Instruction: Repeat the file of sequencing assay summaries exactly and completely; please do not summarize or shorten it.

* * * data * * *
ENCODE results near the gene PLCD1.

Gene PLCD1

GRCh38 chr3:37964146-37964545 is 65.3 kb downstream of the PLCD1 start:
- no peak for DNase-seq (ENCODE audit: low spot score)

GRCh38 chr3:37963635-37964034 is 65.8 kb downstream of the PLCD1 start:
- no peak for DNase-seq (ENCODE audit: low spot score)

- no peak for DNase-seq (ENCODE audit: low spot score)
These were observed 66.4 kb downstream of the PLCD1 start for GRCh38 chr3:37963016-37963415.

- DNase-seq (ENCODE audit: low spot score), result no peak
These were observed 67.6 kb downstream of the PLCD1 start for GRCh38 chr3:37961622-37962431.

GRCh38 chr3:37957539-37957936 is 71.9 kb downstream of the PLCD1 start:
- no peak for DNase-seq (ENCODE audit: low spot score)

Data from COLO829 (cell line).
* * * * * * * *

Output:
ENCODE results near the gene PLCD1.

Gene PLCD1

GRCh38 chr3:37964146-37964545 is 65.3 kb downstream of the PLCD1 start:
- no peak for DNase-seq (ENCODE audit: low spot score)

GRCh38 chr3:37963635-37964034 is 65.8 kb downstream of the PLCD1 start:
- no peak for DNase-seq (ENCODE audit: low spot score)

- no peak for DNase-seq (ENCODE audit: low spot score)
These were observed 66.4 kb downstream of the PLCD1 start for GRCh38 chr3:37963016-37963415.

- DNase-seq (ENCODE audit: low spot score), result no peak
These were observed 67.6 kb downstream of the PLCD1 start for GRCh38 chr3:37961622-37962431.

GRCh38 chr3:37957539-37957936 is 71.9 kb downstream of the PLCD1 start:
- no peak for DNase-seq (ENCODE audit: low spot score)

Data from COLO829 (cell line).